How to: match wine and food

. January 31, 2014
How to: match wine and food

Wine and food matching doesn't need to be complicated - drinks writer Yvonne Lorkin explains the basics

Remember the days when wine and food matching meant chunks of pineapple and Cheddar skewered on toothpicks and stuck in an upside down orange and served with a mugful of Müller Thurgau?

Thankfully things have moved on and there’s now a wide array of choice when it comes to creating the perfect food and drink experience. While there are no strict rules, there are a few guiding principles that will lift everything to a new level.


Champagne & Methode Traditionelle Sparkling Wines

The more delicate the food, the more delicate the wine should be, which is why bubbly is always served with canapés. Crisp, dry sparkling wines have a light-as-air texture and aren’t overtly ‘fruity’, making them the perfect partner for dainty salmon blinis, asparagus wrapped in prosciutto, tiny chicken satays and petite pastries. The deliciously yeasty, nutty, ‘bread & biscuit’ flavours in sparkling wine also make it the perfect partner for ‘umami-rich’ foods like oysters, crayfish, seaweed and truffles.


Riesling, Pinot Gris & Gewürztraminer

If it’s got a kick, go aromatic. Spice-heavy foods such as Indian, Thai, Chinese and even Mexican will find a match made in heaven with these wines. Anything with chilli, ginger, pepper, garlic or coriander will love a medium to sweet white wine – and the lower the alcohol the ‘sweeter’ the wine will be – so try to find something below 13% alc. Stay away from the cabernet! The chewy tannins and high alcohols in big red wines are the enemy of chilli, but if white wines really aren’t your thing then you could serve a juicy, gentle red like a light Pinot Noir.


Sauvignon Blanc

Much like a squeeze of lemon or lime can complement a seafood or salad dish, the same can be said for a splash of sauvignon blanc. Its zesty citrus backbone and herbaceous, tropical-tinged taste make it a sensational match with seafood, salads and risotto, white fish, or chicken baked with herbs and tomatoes. It’s a winner with anything involving green olives or gazpacho and is the go-to for grilled garlic prawns. Barrel fermented sauvignons are also wonderful with ‘nutty’ dishes.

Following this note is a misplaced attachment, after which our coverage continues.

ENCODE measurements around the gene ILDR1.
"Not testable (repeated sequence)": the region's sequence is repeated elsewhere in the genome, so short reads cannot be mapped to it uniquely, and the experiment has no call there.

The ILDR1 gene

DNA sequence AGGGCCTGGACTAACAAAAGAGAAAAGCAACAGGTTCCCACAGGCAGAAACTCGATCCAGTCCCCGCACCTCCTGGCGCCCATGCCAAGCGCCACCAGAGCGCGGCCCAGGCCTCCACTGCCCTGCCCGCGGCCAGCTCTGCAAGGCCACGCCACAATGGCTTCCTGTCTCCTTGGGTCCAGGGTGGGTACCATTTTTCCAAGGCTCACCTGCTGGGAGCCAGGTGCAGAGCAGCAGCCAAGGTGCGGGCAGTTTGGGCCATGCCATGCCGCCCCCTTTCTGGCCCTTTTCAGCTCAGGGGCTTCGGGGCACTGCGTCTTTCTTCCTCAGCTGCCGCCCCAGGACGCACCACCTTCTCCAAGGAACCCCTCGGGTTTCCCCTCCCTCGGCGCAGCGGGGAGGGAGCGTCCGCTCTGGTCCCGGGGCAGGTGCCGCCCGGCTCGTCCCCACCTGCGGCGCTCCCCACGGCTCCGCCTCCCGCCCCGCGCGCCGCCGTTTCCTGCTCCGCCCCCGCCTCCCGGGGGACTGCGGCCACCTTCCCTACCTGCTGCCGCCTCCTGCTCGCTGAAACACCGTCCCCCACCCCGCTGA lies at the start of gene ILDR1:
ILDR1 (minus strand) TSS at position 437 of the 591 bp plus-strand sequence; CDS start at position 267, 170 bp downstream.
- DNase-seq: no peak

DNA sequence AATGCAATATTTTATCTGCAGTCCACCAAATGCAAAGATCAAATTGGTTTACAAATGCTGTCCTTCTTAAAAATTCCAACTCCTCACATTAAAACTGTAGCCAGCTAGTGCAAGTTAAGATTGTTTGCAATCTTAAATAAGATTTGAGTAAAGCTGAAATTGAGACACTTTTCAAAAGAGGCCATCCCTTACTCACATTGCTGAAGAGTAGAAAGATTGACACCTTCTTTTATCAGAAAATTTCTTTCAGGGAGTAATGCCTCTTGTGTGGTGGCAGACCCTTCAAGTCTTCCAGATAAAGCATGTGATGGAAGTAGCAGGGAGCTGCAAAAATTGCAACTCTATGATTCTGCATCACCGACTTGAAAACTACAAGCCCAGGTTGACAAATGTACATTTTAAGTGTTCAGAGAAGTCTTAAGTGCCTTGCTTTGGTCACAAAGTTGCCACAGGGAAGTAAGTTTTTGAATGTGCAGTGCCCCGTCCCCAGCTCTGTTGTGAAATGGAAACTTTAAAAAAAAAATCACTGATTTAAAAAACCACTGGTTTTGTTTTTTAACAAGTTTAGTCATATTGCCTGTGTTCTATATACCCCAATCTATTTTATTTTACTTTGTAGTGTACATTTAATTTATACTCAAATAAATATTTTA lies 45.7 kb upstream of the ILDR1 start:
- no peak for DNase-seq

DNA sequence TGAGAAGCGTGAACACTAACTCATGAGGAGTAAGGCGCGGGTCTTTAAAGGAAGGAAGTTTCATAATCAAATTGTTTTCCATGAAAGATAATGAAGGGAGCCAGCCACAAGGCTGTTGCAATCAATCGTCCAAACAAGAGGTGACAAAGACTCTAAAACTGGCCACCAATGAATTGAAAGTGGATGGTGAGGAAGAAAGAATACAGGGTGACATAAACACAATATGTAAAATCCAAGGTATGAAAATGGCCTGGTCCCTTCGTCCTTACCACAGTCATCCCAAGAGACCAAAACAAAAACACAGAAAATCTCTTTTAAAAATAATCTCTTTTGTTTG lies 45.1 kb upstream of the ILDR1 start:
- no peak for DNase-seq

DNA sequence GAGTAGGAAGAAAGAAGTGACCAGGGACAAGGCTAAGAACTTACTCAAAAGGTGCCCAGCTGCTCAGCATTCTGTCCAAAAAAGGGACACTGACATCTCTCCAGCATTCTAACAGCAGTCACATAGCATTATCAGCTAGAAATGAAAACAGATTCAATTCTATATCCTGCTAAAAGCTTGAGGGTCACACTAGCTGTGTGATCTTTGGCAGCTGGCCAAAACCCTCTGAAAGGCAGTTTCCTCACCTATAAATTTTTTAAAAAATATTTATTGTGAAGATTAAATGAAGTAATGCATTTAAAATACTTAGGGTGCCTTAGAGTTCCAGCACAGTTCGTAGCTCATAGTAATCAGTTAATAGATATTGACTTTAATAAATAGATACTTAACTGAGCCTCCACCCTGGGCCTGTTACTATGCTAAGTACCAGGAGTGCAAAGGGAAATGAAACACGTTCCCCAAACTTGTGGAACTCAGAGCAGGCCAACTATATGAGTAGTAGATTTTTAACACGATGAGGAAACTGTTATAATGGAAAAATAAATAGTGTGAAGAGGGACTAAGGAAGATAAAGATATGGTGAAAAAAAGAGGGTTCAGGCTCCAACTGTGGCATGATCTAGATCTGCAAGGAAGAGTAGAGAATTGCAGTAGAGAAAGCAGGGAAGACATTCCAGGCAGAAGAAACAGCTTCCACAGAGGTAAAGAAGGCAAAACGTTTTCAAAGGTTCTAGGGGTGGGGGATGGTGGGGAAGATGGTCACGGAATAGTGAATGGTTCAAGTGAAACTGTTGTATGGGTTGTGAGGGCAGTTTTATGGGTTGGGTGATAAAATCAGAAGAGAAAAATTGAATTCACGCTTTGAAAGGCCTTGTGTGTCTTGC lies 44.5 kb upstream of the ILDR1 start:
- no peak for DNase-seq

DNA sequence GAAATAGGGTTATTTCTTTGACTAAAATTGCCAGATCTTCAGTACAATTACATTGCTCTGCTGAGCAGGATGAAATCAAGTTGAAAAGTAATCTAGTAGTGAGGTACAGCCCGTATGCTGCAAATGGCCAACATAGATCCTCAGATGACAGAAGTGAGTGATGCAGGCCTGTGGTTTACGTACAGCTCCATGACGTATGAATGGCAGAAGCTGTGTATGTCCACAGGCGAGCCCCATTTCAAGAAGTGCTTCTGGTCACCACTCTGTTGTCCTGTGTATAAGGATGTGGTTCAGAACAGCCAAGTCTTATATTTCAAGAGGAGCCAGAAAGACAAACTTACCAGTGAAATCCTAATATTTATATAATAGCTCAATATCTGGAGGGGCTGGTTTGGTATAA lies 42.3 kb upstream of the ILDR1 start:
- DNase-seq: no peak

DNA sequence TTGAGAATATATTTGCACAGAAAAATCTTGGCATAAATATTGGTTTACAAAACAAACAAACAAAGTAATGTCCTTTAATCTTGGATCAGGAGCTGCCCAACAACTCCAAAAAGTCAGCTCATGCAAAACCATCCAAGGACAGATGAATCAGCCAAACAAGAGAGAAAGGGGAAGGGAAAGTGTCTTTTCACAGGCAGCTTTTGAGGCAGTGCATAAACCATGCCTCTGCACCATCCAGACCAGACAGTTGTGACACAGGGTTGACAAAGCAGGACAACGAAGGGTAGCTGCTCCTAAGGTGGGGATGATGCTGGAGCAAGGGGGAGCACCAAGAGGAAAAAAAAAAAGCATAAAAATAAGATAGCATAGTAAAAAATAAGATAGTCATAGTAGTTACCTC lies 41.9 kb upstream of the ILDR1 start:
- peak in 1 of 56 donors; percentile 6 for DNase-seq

Chardonnay is a ‘never fail’ wine for chicken, turkey and rich seafood like crayfish and scallops. You’ll sometimes hear chardonnay described as ‘fat’, ‘rich’ or ‘creamy’, which means it laps up any rich, creamy dish. Think classic fettuccine alfredo, pasta carbonara, and classic roast chicken and gravy, fish or chicken smothered in beurre blanc sauce or anything featuring cheese and bacon. A friend of mine has a saying: “If it’s smoked, bring on the oak” and he’s right. So for classic smoked chicken salad, smoked fish pie or even smoked mussels in rich, seafood chowder then a big, buttery, toasty chardonnay is the perfect match.



Today’s rosés are generally fresher and crisper than the sweet, flabby styles of the past.  They’re brilliant with salads, anything featuring pomegranate, and (my favourite pairing) watermelon, mint and feta salad with loads of cracked pepper.


Pinot Noir

There’s something special about the lush, fruit-centred lightness of pinot noir and the tender taste of lamb. Different from other reds in that it doesn’t have big, chewy, drying tannins, Pinot Noir is also superb with rich, oily salmon and tuna dishes. It has a savoury, earthy character, which also works brilliantly with mushroom and lentil-based recipes. 


The Big Reds

And by that we mean Syrah/Shiraz, Cabernet Sauvignon and Merlot based wines – and those lovely Spanish and Italian reds. These wines have ‘chew factor’, and generally smell and taste of dark fruit, strong spices, pepper, cocoa and leathery notes and have a warm, robust texture. They’re ideal matched with roast beef, game meats, slow-cooked stews and ragouts. They also do a brilliant job of complementing any red meat that’s seen a chargrill – so for steaks and sausages on the barbecue crack open a big red and you’re in business.


Sweet Wines

Anything with the words ‘Late Harvest’ ‘Late Picked’ ‘Noble’ or ‘Botrytis’ on the label is going to offer a luxuriously sweet kick to the tastebuds. They are wonderful wines to enjoy with sweet, creamy desserts, gingerbread and blue cheese, chunks of Parmesan dipped in liquid honey, rich chocolate dishes and dried fruit.